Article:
Measuring coral calcification under ocean acidification: methodological considerations for the 45Ca-uptake and total alkalinity anomaly technique

As the oceans become less alkaline due to rising CO2 levels, deleterious consequences are expected for calcifying corals. Predicting how coral calcification will be affected by on-going ocean acidification (OA) requires an accurate assessment of CaCO3 deposition and an understanding of the relative importance that decreasing calcification and/or increasing dissolution play for the overall calcification budget of individual corals. Here, we assessed the compatibility of the 45Ca-uptake and total alkalinity (TA) anomaly techniques as measures of gross and net calcification (GC, NC), respectively, to determine coral calcification at pHT 8.1 and 7.5. Considering the differing buffering capacity of seawater at both pH values, we were also interested in how strongly coral calcification alters the seawater carbonate chemistry under prolonged incubation in sealed chambers, potentially interfering with physiological functioning. Our data indicate that NC estimates by TA are erroneously ∼5% and ∼21% higher than GC estimates from 45Ca for ambient and reduced pH, respectively. Considering also previous data, we show that the consistent discrepancy between both techniques across studies is not constant, but largely depends on the absolute value of CaCO3 deposition. Deriving rates of coral dissolution from the difference between NC and GC was not possible and we advocate a more direct approach for the future by simultaneously measuring skeletal calcium influx and efflux. Substantial changes in carbonate system parameters for incubation times beyond two hours in our experiment demonstrate the necessity to test and optimize experimental incubation setups when measuring coral calcification in closed systems, especially under OA conditions.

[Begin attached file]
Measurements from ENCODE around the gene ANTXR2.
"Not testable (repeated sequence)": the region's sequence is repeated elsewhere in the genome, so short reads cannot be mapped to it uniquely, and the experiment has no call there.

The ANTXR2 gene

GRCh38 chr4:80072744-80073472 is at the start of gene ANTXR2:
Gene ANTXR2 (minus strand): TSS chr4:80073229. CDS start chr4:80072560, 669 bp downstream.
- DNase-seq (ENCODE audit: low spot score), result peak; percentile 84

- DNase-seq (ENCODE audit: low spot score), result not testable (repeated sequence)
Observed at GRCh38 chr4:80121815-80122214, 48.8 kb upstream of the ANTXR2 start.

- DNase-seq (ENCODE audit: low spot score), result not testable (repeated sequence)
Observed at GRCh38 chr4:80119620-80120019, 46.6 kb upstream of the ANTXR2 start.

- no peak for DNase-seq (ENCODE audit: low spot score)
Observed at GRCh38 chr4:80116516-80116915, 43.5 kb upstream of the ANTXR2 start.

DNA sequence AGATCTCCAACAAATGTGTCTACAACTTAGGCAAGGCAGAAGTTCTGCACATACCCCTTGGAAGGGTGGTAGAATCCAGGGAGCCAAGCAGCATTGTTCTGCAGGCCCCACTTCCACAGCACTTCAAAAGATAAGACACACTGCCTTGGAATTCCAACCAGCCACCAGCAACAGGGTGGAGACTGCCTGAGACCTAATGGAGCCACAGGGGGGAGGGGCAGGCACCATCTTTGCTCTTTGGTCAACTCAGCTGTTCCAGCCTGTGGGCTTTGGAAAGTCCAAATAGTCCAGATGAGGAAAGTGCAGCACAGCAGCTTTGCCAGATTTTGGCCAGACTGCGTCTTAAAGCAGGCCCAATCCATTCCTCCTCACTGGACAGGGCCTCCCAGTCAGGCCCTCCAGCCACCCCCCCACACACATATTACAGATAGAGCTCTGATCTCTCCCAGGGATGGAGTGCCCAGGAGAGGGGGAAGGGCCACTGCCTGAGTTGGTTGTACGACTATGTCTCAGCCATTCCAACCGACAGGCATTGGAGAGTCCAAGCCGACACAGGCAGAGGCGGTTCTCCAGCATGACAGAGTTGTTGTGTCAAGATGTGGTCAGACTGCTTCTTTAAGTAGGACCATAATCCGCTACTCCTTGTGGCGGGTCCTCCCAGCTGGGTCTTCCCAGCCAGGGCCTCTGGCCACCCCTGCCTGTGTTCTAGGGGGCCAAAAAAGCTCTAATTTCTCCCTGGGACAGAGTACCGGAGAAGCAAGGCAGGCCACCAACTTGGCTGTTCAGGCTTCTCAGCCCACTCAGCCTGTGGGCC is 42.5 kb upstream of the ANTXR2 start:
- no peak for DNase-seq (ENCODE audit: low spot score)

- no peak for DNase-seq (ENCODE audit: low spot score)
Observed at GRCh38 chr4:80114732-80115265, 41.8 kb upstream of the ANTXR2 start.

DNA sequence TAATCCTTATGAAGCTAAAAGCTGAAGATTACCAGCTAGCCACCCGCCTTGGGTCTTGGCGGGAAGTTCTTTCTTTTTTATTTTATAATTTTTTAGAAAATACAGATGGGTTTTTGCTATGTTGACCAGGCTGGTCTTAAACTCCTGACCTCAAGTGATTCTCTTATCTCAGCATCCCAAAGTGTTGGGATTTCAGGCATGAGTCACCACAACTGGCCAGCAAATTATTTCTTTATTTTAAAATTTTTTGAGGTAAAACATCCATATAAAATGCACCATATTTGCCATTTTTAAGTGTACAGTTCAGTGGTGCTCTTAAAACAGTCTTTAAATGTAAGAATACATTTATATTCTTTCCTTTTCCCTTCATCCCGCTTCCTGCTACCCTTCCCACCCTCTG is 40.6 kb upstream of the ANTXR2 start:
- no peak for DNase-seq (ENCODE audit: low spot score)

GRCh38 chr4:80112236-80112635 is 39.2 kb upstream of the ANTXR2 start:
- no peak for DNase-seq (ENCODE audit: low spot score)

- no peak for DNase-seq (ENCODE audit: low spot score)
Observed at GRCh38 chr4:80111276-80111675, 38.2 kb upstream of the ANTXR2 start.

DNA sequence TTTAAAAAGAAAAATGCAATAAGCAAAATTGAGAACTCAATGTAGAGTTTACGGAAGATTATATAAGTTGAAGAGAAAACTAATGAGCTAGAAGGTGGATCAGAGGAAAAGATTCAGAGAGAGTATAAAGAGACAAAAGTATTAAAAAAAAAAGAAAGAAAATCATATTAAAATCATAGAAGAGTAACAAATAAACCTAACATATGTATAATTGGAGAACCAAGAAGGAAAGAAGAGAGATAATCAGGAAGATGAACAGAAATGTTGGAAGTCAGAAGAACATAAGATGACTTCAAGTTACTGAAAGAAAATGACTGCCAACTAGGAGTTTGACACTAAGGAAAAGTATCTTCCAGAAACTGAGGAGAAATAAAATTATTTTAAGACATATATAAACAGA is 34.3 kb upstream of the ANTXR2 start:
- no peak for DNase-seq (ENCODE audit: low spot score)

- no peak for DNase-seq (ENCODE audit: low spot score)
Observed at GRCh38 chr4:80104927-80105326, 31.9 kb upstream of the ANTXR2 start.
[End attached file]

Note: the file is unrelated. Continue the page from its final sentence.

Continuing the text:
Published in:
PeerJ, 5:e3749
London, Peerj Inc

 Record created 2017-09-01, last modified 2018-03-17

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